The following is a guest post by Mohammed Murad, Vice President, Global Sales and Business Development, Iris ID
Two of 2020’s biggest news stories – the COVID-19 coronavirus pandemic and protests seeking racial equality – have affected businesses worldwide, with the biometric industry being no exception. How long the impacts will last is, at best, a guess. But let’s take a current look at how biometrics’ most-used technologies, fingerprint, facial, and iris recognition, are faring in this new era.
According to a leading industry analyst, the virus sounded a “death knell” for contact-based, the single finger readers commonly used in office buildings, airports, ATMs and many other locations. The U.S. Centers for Disease Control and Prevention said the disease is spread overwhelmingly through close person-to-person contact. Yet the agency can’t rule out people becoming infected after touching a surface with the coronavirus on it, then touching their mouth, nose or eyes. Even if surface transmission is relatively rare, few people will risk their health when alternative technologies exist.
What’s needed is a contactless solution capable of matching fingerprints with the millions of images stored in public and private databases. Several contactless fingerprint readers are now available. However, they have mixed results with accuracy. A 2019 U.S. study conducted by the U.S. National Institute of Standards and Technology (NIST) compared prints, scanned without contact, to database images. Accuracy rates using any single finger were in the 60 percent to 70 percent range – far too low for use in security. Multiple finger combinations topped 99 percent accuracy. Manufacturers are working to improve the reliability of contactless single finger devices. Another major obstacle to implementation of the new fingerprint technology is the cost of the contactless readers, which can sell for nearly three times the cost of comparable contact devices.
While facial recognition is contactless, this year’s events highlighted problems with the technology. Healthcare workers, first responders and the general public now wear personal protective equipment (PPE) to help protect themselves from COVID-19 infection. The masks, goggles and medical caps cover much of a person’s face and reduce accuracy.
Recent mass protests pointed out more troubling problems for facial recognition. Another 2019 NIST study found facial recognition systems misidentified people of color up to 100 times more often than middle-aged white men. The study tested systems with more than 18 million photos of 8 million people in databases run by the U.S. State Department, FBI and Department of Homeland Security.
Many law enforcement organizations now use facial recognition to identify people attending civil rights protests. Authorities comb through driver’s license, passport and other government-issued ID photos to gain demographic data about people of interest. Some agencies turn to a private database, Clearview AI, which claims a database of more than 3 billion photos taken from social media and video streaming sites.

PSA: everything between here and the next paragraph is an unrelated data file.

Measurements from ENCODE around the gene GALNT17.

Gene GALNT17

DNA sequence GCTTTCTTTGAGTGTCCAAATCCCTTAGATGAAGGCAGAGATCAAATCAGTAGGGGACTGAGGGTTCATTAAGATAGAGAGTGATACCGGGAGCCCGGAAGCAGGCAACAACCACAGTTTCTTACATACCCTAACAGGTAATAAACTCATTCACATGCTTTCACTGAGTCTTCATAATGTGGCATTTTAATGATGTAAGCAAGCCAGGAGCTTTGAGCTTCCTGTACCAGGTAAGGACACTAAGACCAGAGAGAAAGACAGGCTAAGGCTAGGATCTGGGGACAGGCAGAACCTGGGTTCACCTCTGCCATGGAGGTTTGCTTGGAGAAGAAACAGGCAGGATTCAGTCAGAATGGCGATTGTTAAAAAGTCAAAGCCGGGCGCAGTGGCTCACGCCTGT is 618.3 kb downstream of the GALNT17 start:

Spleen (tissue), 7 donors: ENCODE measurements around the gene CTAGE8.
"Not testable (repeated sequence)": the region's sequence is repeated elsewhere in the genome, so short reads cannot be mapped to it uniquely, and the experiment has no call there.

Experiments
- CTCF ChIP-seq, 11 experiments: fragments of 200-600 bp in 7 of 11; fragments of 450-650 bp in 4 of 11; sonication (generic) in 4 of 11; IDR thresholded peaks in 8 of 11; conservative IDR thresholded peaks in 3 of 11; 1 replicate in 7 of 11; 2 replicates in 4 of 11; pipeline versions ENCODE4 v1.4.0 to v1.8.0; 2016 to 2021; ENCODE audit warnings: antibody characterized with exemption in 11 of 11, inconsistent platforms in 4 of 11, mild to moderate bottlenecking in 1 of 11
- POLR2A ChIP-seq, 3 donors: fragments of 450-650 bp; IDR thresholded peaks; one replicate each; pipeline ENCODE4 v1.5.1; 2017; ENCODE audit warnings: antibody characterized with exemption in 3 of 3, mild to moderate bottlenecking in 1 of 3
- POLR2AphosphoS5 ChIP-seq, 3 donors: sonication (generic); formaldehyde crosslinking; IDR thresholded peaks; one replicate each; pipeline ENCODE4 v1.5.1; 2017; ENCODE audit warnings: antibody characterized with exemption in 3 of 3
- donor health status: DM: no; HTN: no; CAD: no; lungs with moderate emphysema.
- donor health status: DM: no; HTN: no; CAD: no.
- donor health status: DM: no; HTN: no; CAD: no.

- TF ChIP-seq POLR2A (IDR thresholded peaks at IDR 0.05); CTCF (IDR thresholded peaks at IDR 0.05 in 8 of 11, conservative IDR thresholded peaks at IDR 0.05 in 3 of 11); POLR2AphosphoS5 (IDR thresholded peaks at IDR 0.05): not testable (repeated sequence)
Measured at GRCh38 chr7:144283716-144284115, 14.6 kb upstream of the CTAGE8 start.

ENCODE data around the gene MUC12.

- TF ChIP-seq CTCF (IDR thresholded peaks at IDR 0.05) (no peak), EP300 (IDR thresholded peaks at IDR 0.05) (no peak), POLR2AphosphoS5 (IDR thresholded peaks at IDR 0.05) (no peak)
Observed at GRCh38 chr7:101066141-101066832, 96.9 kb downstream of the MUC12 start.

Civil libertarians have objected strongly to the use of the technology. In response, U.S. cities from Massachusetts to California have passed laws banning their local agencies from using facial recognition. There are no federal guidelines for using the technology, although the U.S. House of Representatives recently introduced legislation placing limits on the use of police bodycam video. The proposed law makes no mention of photos or videos from private sources.
The backlash has spread to facial recognition system manufacturers. This month, IBM said it would no longer develop or sell facial recognition software. In a statement, the company said it opposed any technology used for “mass surveillance, racial profiling, violations of basic human rights and freedoms.” Both Amazon and Microsoft also stopped sales of their facial software to police departments while awaiting national standards. However, other facial recognition providers said they intend to continue selling their products, with one adding the technology will enable end-users to combat racism by “fairly and effectively conduct[ing] investigations for social justice.”
Iris recognition, like facial technology, is contactless. Iris readers are proven effective in office buildings, airports, correctional institutions, border crossings, and ATMs. It’s highly accurate and also can identify children since the iris pattern forms at birth.
Iris readers aren’t affected by people wearing PPE, including goggles, nor are they by a person’s race, gender or age. Most readers require a live iris for identification and verification purposes, eliminating the ability to ID a person using a photograph. Also, iris recognition is an opt-in technology that helps to protect a person’s privacy.
Although India has more than 1 billion iris templates stored for its national ID program, worldwide iris databases are much smaller in comparison with fingerprint and facial systems. That limits the ability of law enforcement to identify many people. Yet, the current environment is forcing organization to use non-contact technology that can handle identity and protect privacy.
How will the top three biometrics be used in the future? Undoubtedly, there will be a role for each technology. Contactless fingerprint readers will become commonplace. Regulations will curb facial recognition abuses. And the number of iris templates stored in public and private databases will continue to grow.
Eventually, it won’t be surprising to see two, and maybe all three, technologies used simultaneously at mission-critical locations. However, it’s certain the events of 2020 and their effect on the biometric industry will not soon be forgotten.